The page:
But over the years, tours have stopped, commercials have not been released, and, except for occasional promises from executives, such as that drones for delivery will be available “within a few months,” the company’s PR campaign has stopped. Despite the fact that Amazon was one of the first major companies to show interest in drones, it was overtaken by Alphabet-owned Wing and UPS . Now, half a decade after the first test flights were conducted in the UK, the entire British group is being reduced.
An Amazon spokesperson says that after the cuts, Prime Air will still operate in the UK, but does not disclose what exactly they will work on. It is not known whether new test flights will be conducted in the UK. He adds that the company has found positions in other areas of its business for some of the affected employees. It is not disclosed how many employees have received new jobs in the company.
All the work of the team is data analysis
The first cracks in Prime Air began to appear at the end of 2019 against the background of constant changes in employees and managers. Then the team was divided into three departments, which analyzed the material captured on drones for various threats: people, animals and artificial objects in the sky. Three-dimensional maps were created, with the help of which drones recognized objects.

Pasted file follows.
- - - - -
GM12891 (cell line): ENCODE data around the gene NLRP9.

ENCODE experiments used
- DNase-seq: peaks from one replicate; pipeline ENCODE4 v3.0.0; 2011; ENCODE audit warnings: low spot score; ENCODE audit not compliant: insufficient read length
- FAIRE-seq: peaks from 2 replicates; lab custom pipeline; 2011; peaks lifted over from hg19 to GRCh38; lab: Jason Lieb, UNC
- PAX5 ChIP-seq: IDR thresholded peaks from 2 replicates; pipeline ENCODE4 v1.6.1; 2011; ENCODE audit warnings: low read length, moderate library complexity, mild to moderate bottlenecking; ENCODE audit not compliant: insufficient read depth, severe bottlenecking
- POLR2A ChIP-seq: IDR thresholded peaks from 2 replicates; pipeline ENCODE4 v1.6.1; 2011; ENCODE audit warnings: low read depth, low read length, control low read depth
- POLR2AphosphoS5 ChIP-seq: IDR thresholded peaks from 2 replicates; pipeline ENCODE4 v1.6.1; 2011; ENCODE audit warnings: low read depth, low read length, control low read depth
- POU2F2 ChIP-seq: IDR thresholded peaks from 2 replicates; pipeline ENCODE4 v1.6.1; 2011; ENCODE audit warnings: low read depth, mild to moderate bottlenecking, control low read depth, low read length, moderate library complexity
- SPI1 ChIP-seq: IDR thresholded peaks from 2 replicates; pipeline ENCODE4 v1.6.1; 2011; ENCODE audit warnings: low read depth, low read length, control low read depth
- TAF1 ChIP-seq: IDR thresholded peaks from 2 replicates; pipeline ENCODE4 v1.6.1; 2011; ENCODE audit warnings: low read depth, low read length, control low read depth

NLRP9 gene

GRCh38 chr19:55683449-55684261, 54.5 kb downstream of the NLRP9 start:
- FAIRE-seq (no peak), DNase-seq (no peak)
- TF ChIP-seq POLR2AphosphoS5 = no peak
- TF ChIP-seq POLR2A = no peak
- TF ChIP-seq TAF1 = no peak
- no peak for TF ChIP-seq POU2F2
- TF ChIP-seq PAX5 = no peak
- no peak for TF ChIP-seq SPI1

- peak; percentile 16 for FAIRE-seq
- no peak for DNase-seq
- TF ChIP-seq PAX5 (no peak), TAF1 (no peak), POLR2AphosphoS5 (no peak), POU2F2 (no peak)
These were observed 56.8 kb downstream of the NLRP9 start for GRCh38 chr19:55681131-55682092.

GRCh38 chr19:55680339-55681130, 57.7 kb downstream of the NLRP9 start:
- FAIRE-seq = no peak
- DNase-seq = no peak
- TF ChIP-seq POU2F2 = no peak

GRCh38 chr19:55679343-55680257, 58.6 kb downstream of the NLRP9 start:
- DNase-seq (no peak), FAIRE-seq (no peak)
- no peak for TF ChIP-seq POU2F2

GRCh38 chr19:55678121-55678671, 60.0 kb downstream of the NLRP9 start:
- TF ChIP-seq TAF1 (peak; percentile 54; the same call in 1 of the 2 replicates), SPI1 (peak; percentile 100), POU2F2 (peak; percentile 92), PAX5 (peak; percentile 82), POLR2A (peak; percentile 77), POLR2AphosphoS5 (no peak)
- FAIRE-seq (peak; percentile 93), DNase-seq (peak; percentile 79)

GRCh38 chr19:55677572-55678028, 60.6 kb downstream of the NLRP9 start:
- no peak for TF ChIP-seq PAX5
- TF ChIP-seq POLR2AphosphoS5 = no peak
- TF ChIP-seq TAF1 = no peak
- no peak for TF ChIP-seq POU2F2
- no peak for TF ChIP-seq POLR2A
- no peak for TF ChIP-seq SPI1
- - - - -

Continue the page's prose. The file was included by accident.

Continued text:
Frequent hiring, mainly through agencies, strengthened the data analysis team, which made up a significant part at Prime Air in Cambridge. The department was tasked with manually viewing the records of test flights and identifying the corresponding threats or objects on them. Basically, they trained neural networks in drones for object recognition.
Managers left and came
More and more senior managers, such as Tom Denleg-Maxwell, who worked on the project from the very beginning, also left.
Another employee compares that managers left like rats from a sinking ship.